Kyrgyzstan is collapsing.
No one in particular in the West has noticed this other than the odd NGO, but riots have spread into the north and south of the country, due not only to the increased tensions between the two competing regions, but to the traditional litany of shortcomings of virtually every failed state. While the country will continue in name for some time — Moscow dares not allow otherwise and the various political factions inside the country are too weak and too disorganized to change this — Bishkek will control less and less of its territory as its border conflicts with Turkmenistan and Uzbekistan will only increase.
Yet while this situation endangers many of Moscow’s vassal states by proximity, the situation as it exists is exactly as Russia needs it — even as it is trapped in the morass.
To re-create the Russian Empire, Moscow needs several things, some of which it has, some of which it does not. It has willing allies and subjects to its East. Not only has Bishkek formally asked the U.S. to close the Manas Transit Center airbase, long a Russian priority, but Kazakhstan and the other -stans are being drawn inexorably closer to Moscow’s orbit, through the Eurasian Customs Union and otherwise.
However, to assure the diplomatic, personnel, material, and financial resources needed to hold down the East, Russia needs the West as well. It is here that Russia is struggling, and its window limited.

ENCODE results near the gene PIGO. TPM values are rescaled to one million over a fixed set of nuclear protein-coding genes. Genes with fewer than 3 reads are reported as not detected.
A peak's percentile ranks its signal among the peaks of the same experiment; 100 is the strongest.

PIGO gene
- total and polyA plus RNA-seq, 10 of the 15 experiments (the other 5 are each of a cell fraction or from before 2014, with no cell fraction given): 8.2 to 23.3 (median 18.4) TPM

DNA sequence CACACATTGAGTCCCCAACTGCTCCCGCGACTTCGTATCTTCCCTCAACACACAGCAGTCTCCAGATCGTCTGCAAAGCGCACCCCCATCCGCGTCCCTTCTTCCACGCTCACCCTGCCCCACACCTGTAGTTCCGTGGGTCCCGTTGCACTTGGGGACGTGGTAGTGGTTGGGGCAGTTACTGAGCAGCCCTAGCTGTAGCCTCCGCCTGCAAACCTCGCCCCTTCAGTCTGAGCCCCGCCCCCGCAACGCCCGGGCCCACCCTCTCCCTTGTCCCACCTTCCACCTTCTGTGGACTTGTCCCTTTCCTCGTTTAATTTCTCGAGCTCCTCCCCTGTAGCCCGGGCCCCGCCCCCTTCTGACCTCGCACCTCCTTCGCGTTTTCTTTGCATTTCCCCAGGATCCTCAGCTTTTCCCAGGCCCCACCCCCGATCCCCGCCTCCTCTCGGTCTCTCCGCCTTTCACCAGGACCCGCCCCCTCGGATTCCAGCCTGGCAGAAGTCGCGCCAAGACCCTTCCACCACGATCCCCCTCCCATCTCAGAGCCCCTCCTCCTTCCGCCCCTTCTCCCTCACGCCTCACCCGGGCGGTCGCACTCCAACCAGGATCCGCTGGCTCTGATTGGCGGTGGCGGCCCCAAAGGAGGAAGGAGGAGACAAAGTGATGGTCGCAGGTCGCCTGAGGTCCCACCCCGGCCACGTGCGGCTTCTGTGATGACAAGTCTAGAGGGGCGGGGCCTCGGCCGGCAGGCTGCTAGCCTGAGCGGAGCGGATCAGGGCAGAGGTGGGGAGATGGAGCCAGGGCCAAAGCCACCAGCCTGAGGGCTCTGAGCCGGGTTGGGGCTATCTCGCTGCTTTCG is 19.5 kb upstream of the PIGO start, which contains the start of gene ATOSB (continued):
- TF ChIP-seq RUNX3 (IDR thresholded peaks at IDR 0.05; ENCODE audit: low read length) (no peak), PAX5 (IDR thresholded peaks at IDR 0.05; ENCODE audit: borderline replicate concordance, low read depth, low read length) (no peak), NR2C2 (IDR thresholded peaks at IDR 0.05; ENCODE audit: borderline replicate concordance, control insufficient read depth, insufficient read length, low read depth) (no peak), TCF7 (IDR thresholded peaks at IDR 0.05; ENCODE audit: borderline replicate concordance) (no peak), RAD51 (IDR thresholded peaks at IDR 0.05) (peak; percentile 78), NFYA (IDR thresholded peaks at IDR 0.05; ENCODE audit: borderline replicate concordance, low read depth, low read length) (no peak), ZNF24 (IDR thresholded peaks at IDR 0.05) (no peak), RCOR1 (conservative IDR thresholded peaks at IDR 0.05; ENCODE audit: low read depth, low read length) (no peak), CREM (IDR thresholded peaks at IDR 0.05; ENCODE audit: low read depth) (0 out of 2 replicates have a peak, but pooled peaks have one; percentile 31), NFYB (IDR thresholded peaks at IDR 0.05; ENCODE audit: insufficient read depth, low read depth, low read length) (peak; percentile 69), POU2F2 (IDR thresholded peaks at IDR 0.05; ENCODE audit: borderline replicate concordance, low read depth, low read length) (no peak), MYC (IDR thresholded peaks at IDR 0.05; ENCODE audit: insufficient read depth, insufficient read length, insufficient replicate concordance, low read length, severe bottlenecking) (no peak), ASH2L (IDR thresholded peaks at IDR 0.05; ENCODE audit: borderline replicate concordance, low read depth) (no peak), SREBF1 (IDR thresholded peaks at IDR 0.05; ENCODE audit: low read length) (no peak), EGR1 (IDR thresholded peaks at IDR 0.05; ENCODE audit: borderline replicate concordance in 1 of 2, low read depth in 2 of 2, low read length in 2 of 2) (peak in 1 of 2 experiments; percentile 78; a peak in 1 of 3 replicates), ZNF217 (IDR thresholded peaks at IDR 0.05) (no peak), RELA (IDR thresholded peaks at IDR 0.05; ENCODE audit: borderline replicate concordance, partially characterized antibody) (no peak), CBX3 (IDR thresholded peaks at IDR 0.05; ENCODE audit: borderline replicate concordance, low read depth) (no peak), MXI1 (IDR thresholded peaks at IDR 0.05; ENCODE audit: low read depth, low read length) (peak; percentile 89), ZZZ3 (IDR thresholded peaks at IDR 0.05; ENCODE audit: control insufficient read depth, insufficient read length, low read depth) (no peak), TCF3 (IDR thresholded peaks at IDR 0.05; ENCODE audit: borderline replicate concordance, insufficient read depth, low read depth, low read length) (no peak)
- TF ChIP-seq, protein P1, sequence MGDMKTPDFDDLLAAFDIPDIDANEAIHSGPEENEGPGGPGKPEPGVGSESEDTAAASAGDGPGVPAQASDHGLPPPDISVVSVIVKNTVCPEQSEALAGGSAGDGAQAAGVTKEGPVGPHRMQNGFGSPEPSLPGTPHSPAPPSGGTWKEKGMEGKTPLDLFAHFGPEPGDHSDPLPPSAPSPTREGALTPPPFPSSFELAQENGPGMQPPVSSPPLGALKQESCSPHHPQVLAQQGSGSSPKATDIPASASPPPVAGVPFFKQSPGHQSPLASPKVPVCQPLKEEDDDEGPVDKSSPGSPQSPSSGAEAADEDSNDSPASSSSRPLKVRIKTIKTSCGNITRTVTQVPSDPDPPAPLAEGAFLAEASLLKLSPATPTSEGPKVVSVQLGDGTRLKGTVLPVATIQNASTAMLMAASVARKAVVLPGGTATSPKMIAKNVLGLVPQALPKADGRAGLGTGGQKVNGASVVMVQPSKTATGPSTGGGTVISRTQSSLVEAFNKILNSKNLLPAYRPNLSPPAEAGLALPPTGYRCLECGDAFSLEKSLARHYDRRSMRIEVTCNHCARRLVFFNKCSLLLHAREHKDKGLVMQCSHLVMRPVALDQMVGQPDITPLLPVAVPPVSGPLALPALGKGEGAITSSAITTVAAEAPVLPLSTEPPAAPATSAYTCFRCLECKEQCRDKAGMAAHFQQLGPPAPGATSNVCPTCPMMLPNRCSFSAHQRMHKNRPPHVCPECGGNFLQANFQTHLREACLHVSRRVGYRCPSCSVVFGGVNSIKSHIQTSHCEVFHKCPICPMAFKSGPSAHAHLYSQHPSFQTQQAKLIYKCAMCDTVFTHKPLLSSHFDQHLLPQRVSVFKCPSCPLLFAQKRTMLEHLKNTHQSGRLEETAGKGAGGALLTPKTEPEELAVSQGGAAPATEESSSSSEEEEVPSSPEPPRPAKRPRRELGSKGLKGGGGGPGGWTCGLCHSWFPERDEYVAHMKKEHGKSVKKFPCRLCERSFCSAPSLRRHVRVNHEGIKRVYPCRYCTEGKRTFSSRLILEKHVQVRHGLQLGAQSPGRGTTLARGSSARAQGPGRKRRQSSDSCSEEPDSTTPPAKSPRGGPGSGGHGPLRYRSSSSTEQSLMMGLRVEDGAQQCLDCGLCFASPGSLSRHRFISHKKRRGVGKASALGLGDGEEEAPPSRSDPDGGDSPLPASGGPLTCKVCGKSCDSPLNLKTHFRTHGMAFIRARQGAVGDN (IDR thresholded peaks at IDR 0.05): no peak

Despite hard and soft pressure, Ukraine remains defiantly outside of Moscow’s fold. Whatever else may be said of Ukraine’s Viktor Yanukovych, he has played a skillful game of drifting Kyiv toward Europe while placating Russia. It is a dangerous game, and Kyiv cannot play it forever, but for now, Russia’s biggest prize eludes her.
Georgia, weakened by the South Ossetia war, is sliding closer to Moscow through its current prime minister, and its outgoing, pro-Western president leaves a weakened party behind him. Armenia is Moscow’s client state, so much so that the giant to the north does not particularly care if Armenia draws closer to the EU. Azerbaijan remains proudly defiant, but its increasing knocks on Gazprom will be answered sooner or later. Moldova lurches from one crisis to the next as Russia attempts to saw off its territory.
All of this means that the Kremlin cannot turn its attention solidly to the East just yet — and its demographic problems, faltering economy, and decreasing soft power mean that its opportunity is vanishing.
This means that Moscow will begin ratcheting up the pressure over the next few years, a dangerous time as so many of the Western countries face elections with pro-Russian parties challenging the government status quo.
It will fall to those peoples to once again resist Moscow’s shaky but determined grasp. It will fall to Europe, and to a lesser extent the U.S., to help them.
Erika Chen contributed to this report.
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